Npr.org just posted an article on worldbuilding in fantasy series written by Saladin Ahmed, author of Throne of the Crescent Moon (Canada, USA, Europe). Here's a teaser extract:
Roughly put, world-building is the attempt to describe an invented, fantastic world by cataloging that world's history, geography, languages, religions, economy and so forth. It's a way of nudging the reader into Coleridge's "willing suspension of disbelief" through the accumulation of telling details. It sets readers and writers asking and answering a sometimes jarring array of questions, ranging from "Does this world have (a) God(s)?" and "Does it hold true good and evil?" to "How fast do the boats go?" and "What are the orcs' loincloths made out of?"
Not all novelists, nor all readers in the field, are interested in such literalism and mundane detail, of course. Some of the most talented and challenging fantasy writers of recent years have indicted the genre's world-building fetish. "How can we map every corner of a nonexistent place?" acclaimed British novelist China Mieville has asked. "Why do we want to?" And M. John Harrison, one of contemporary fantasy's most inventive writers, raised quite a stir a few years back when he raised doubts about "the psychological type of the world-builder," famously disparaging world-building as "the great clomping foot of nerdism."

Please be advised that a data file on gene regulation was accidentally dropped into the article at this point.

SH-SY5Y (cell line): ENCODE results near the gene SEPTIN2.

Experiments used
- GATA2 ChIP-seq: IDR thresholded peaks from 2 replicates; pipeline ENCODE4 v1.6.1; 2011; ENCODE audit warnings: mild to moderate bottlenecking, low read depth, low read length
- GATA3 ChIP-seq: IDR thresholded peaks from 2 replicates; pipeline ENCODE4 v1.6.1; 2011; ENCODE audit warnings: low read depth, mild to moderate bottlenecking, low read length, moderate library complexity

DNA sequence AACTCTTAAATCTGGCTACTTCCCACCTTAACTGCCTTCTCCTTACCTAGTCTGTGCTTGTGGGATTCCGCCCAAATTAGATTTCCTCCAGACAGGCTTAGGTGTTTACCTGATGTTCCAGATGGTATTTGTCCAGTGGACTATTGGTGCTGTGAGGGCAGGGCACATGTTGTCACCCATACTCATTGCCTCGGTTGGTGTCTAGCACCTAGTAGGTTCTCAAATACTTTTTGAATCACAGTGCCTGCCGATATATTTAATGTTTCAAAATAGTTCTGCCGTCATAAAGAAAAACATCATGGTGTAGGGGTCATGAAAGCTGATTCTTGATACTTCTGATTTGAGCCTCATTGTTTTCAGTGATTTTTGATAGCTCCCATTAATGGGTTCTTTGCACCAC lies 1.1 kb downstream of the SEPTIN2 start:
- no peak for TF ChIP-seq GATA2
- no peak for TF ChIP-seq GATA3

But at its best, work that prioritizes world-building offers pleasures that just can't be found in other sorts of literature, the joy of traveling to, as Tolkien put it, "a Secondary World which your mind can enter." The type of immersion that a massive built world provides is unique. It's an almost physical sense of getting lost somewhere that isn't home, but which comes to be home. A sense that one is walking, sometimes even dancing, on a tightrope between the fantastic and the mundane. As with the Thousand and One Nights, which so often — and yes, clompingly — mentions things like which vegetables were just bought or who the monarch was at a given time, the modern fantasy novel's nerdy attendance to world-building gives it a strange mimetic heft not present in, say, fairy tales.